Deficit Financing It means printing of new currency notes by Reserve Bank of India .If more new notes are printed it will increase the supply of money thereby increasing demand and prices. Thus during Inflation, RBI will stop printing new currency notes thereby controlling inflation.

During Inflation the RBI will issue new currency notes replacing many old notes. This will reduce the supply of money in the economy.

A) Instruments

C) Objectives of B) Intermediate Monetary Policy Variables or operating targets


(Because they come in between targets and instruments)

i) Quantitative instruments CRR, SLR, OMO Bank Rate Repos and Reverse Repos ii) Qualitative instruments Margin requirements Consumer credit regulation Rationing of credit iii) Moral Suasion

Quantity of money, Interest rates Investments, Bank credit, Exchange rate etc. Indicative variables (a sub-set of intermediate variables): Forex reserves, Stock indices, etc.

Price stability Growth, Exchange rate stability Financial stability, Full employment etc.

Fiscal policy is used by the governments to influence the level of aggregate demand in the economy, in an effort to achieve economic objectives of price stability, full employment and economic growth.

Fiscal policy is the deliberate manipulation of government purchases, transfer payments, taxes, and borrowing in order to influence macroeconomic variables such as employment, the price level, and the level of GDP

Net taxes are taxes paid by firms and

households to the government minus transfer payments made to households by the government. Disposable, or after-tax, income (Yd ) equals total income minus taxes.

Yd Y T

Adding Net Taxes (T) and Government Purchases (G) to the Circular Flow of Income

When government enters the picture, the aggregate income identity gets cut into three pieces:

Yd Y T
Yd C S

Y T C S Y C S T
And aggregate expenditure (AE) equals:

AE C I G

A governments budget deficit is the difference between what it spends (G) and what it collects in taxes (T) in a given period:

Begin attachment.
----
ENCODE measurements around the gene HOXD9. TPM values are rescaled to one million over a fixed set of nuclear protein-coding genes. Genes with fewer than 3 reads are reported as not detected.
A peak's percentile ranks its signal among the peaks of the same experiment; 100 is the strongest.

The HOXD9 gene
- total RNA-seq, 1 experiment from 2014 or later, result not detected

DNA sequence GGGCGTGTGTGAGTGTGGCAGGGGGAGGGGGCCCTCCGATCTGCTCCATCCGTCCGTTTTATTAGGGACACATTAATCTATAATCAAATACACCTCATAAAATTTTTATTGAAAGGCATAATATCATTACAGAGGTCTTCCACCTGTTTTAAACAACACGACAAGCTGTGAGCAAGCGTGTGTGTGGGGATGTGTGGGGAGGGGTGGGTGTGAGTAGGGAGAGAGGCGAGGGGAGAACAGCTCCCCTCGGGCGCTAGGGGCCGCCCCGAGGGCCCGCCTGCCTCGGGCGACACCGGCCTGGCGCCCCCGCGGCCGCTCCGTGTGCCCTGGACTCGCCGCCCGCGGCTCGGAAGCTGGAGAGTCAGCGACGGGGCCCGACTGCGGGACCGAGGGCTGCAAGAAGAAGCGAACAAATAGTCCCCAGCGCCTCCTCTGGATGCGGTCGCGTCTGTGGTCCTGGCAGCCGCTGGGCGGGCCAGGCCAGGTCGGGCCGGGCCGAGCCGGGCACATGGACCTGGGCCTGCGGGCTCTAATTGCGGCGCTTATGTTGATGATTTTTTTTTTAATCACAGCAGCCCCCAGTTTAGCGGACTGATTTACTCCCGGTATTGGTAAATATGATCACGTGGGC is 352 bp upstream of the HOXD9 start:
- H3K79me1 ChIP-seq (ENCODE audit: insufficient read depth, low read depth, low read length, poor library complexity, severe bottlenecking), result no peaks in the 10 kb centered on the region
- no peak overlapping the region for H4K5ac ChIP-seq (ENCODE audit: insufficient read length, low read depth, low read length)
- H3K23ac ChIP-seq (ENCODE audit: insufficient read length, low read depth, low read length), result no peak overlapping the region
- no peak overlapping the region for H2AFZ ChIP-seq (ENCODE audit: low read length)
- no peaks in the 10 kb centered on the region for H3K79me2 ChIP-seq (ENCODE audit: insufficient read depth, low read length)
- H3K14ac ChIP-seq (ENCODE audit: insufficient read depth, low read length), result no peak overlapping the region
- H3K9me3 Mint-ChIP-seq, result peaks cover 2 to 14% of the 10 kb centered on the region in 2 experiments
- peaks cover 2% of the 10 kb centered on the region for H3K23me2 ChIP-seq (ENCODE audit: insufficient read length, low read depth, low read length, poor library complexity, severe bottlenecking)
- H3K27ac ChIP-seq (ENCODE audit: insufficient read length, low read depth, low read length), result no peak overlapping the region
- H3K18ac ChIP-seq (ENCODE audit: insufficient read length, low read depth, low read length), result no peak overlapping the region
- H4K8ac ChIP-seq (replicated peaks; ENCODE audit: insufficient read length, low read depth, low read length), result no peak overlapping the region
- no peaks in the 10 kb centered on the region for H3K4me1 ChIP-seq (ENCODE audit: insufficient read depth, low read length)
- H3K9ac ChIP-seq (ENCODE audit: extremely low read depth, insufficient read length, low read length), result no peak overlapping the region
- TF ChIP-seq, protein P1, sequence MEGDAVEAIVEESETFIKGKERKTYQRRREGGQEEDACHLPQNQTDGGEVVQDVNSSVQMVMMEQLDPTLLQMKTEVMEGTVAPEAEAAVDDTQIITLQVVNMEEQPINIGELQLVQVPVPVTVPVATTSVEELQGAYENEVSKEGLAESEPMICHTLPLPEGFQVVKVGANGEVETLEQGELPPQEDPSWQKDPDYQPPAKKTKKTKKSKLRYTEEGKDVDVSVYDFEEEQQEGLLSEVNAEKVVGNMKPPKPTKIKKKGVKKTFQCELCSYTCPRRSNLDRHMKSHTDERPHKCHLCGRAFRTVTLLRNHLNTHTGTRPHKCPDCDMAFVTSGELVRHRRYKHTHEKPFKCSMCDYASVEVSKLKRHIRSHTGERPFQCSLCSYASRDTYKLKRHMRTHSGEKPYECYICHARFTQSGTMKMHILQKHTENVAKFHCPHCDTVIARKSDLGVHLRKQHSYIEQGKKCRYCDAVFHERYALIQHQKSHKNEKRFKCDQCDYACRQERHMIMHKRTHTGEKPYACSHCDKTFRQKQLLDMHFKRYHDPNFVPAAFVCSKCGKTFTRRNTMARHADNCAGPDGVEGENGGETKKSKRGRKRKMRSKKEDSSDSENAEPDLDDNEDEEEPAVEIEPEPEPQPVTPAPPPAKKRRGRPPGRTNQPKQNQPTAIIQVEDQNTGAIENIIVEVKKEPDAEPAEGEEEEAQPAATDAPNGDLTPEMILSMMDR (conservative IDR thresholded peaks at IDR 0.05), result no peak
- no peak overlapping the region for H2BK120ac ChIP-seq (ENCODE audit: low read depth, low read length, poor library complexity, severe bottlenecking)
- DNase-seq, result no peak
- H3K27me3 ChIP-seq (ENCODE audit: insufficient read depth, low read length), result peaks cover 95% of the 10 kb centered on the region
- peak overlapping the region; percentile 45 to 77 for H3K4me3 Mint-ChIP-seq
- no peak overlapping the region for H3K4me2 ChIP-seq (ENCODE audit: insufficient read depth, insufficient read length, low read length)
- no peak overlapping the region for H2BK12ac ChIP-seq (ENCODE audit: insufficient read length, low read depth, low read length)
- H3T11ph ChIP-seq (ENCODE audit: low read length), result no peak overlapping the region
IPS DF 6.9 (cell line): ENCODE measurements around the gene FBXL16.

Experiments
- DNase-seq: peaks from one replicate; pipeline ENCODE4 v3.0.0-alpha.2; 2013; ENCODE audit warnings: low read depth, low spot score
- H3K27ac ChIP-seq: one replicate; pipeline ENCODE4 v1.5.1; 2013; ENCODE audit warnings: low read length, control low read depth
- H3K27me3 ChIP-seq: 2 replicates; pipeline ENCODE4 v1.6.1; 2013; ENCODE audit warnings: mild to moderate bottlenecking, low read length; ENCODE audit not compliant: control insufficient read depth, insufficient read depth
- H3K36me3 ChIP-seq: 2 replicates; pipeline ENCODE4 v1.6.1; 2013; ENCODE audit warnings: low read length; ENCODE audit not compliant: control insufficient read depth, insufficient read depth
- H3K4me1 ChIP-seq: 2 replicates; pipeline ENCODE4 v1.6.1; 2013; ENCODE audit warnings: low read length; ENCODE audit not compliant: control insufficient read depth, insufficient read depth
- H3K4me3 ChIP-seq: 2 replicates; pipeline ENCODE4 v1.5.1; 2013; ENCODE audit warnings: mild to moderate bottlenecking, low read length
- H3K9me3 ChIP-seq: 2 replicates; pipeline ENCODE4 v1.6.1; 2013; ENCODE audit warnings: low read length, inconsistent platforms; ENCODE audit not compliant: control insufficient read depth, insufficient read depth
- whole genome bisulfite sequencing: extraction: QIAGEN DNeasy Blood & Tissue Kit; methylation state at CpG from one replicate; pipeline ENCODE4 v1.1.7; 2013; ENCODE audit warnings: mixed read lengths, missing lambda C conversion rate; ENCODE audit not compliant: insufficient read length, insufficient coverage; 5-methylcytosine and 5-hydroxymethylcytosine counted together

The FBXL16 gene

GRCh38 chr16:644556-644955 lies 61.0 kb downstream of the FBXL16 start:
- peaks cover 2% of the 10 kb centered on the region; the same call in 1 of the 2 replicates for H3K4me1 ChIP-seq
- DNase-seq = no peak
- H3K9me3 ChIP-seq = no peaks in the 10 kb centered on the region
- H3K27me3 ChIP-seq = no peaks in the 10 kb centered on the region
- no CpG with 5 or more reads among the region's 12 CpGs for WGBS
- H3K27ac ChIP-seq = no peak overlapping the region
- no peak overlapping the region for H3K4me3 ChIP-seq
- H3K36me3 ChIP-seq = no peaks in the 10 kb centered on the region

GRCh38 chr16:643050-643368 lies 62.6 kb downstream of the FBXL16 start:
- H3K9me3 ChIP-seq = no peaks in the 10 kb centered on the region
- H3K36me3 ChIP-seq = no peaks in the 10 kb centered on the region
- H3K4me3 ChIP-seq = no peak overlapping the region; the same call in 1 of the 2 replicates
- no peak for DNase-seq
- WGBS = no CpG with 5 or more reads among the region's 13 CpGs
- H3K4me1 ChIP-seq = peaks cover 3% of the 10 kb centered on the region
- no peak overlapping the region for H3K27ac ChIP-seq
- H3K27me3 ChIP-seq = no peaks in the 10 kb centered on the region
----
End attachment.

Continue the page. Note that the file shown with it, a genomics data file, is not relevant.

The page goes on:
Budget deficit G T
If G exceeds T, the government must borrow from the public to finance the deficit. It does so by selling Treasury bonds and bills. In this case, a part of household saving (S) goes to the government.

Removal of unemployment -increases govt. expenditure and reduces taxes. Maintenance of economic developmentincrease the rate of capital formation Maintenance of price stability- reduce aggregate demand by reducing expenditure and increasing direct and indirect taxes. Reduction in economic inequality- more taxes on rich

1. Govt. Expenditure policy 2. Taxation policy 3. Deficit financing 4.Rationing 5. Public Debt policy 6. Pump priming-increase in investment of private sector through govt.

1. 2. 3. 4.

Increase in Imports of Raw materials Decrease in Exports Increase in Productivity Provision of Subsidies

1.Decrease in public expenditure 2. Increase in public debts 3. Increases in taxes 4. Surplus budget policy-expenditure is less than its revenue

The Monetary Policy regulates the supply of money and the cost and availability of credit in the economy . It deals with both the lending and borrowing rates of interest for commercial banks. The Monetary Policy aims to maintain price stability, full employment and economic growth. The Monetary Policy is different from Fiscal Policy as the former brings about a change in the economy by changing money supply and interest rate, whereas fiscal policy is a broader tool with the government. The Fiscal Policy can be used to overcome recession and control inflation. It may be defined as a deliberate change in government revenue and expenditure to influence the level of national output and prices.